Yes, this is a sports column, so hang with me for a few paragraphs.
For a number of years now, my wife and I have shared with another couple season tickets to the Indianapolis Symphony Orchestra’s Pops Series where the orchestra, the artists and the setting are routinely magnificent.
In the summertime, we purchase tickets to the ISO’s Symphony on the Prairie series at Conner Prairie. Great music and a stunning Hoosier sunset make for an incredible combination.
And last, going back more than 20 years, it has been a Benner family tradition to attend ISO’s Yuletide Celebration which instantly puts us in the mood of the holiday season.
We love the ISO. It is an incredible community asset.
So what on earth does this have to do with sports?
Time and again, I have read or heard the complaint that our slavish devotion to sports—in particular, the Indianapolis Colts and Indiana Pacers—takes away public resources that might more equitably be distributed to the arts community in general and, specifically, to our world-class ISO.
It is a point worthy of consideration, especially among those who consider ISO conductor Krzysztof Urbanski as the genuine young phenom in this town, and not Colts quarterback Andrew Luck or the Pacers’ Danny Granger.
Yet sports—for better and worse—is the opiate of the masses, and we Americans/Hoosiers are willing to pony up whatever it takes to satisfy our habit.
Echoing the theme of a recent column, most sports entities, especially the pros, have us right where they want us: ready, willing and eager to buy their product and build their stadiums.
It’s kind of like why the band plays at halftime of the football game, rather than the football game being played at the intermission of the band concert.
Arts and music lovers ask, what are our priorities? Well, let’s place it in another context. There are four major sports leagues in America, with more than 100 franchises, most of which play in largely publicly funded venues. And if any face financial difficulties, there are cities lined up for a chance to woo them.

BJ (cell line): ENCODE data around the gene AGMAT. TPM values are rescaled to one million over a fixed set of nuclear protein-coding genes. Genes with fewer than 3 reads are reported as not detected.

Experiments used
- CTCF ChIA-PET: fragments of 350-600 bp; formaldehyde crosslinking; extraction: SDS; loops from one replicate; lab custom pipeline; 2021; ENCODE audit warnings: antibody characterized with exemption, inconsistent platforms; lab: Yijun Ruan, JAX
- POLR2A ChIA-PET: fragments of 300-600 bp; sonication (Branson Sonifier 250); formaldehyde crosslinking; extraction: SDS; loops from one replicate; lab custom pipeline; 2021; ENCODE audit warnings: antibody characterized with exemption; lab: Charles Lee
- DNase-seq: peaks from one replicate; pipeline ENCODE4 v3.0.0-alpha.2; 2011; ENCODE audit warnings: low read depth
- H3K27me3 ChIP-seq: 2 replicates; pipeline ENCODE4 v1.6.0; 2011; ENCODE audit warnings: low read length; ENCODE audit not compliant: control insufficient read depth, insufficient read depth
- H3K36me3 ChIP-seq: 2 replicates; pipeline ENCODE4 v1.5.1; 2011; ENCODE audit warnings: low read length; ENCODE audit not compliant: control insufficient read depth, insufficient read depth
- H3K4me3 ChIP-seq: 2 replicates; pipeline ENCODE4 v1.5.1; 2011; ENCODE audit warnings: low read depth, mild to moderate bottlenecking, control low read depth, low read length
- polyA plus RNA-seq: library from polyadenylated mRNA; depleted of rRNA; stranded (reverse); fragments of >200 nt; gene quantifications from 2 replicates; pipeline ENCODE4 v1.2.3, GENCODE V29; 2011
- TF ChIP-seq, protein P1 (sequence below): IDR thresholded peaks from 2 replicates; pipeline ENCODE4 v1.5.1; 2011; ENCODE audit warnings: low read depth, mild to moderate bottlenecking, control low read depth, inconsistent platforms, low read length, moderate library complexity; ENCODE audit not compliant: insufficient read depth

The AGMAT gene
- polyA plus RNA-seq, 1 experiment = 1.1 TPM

Meanwhile, the ISO is one of just a dozen or so such orchestras in the country, and not the only one in financial peril.
Yet another answer to that priorities question—again, for better or worse.
In any case, this sports scribe says it shouldn’t be about sports versus the arts, but about sports and the arts. We should be looking for ways to link together, not pull apart.
A few years ago, we had the “cultural convergence” where we linked significant arts initiatives with an array of sports events that came to the city. More recently, the Super Bowl murals program also engaged the arts community and, of course, Hilbert Circle Theatre served as the venue for the hugely popular “Late Night with Jimmy Fallon” show.
I realize none of this solves the very real financial issues confronting the ISO’s management and musicians. The day the music dies—and I fervently hope it does not come to that—will be a day our city will be significantly diminished.
Walking out of Lucas Oil Stadium in the moments after the Colts had completed that comeback win over Green Bay, the emotion and joy was palpable.
But it was not significantly different from what I have felt on any number of occasions at the conclusion of an ISO performance.
Perhaps in support of both, I should purchase a Colts jersey and have “Urbanski” placed on the back.
Then again, most would probably think he’s a new offensive lineman.
In any case, this sports guy has this plea: Save the ISO. If that’s not a community priority, it ought to be.•
Benner is senior associate commissioner for external affairs for the Horizon League college athletic conference and a former sports columnist for The Indianapolis Star. His column appears weekly. He can be reached at email@example.com. He also has a blog, www.indyinsights.com.